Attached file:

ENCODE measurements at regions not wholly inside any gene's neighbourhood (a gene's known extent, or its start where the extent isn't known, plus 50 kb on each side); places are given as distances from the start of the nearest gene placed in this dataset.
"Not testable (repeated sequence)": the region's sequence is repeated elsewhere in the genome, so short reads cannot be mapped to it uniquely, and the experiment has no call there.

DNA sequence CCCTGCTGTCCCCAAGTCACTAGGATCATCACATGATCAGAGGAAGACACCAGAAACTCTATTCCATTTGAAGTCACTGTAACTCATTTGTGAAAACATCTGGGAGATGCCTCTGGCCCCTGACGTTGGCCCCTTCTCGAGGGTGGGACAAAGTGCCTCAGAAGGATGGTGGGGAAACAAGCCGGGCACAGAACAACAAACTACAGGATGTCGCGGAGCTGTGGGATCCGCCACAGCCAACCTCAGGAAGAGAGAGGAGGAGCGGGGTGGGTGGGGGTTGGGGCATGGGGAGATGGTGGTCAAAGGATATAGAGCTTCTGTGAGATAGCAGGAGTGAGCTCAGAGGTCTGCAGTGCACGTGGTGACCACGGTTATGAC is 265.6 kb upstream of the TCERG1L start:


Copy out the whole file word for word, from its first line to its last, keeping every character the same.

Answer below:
ENCODE measurements at regions not wholly inside any gene's neighbourhood (a gene's known extent, or its start where the extent isn't known, plus 50 kb on each side); places are given as distances from the start of the nearest gene placed in this dataset.
"Not testable (repeated sequence)": the region's sequence is repeated elsewhere in the genome, so short reads cannot be mapped to it uniquely, and the experiment has no call there.

DNA sequence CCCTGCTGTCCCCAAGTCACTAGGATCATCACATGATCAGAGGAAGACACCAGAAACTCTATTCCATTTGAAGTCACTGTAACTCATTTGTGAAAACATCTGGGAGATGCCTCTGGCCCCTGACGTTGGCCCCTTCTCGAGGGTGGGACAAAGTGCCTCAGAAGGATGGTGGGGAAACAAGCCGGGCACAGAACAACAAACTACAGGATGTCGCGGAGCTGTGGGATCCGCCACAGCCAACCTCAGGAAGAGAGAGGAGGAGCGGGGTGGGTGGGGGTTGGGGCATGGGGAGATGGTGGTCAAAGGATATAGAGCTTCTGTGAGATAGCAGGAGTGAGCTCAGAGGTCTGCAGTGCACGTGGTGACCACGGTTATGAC is 265.6 kb upstream of the TCERG1L start: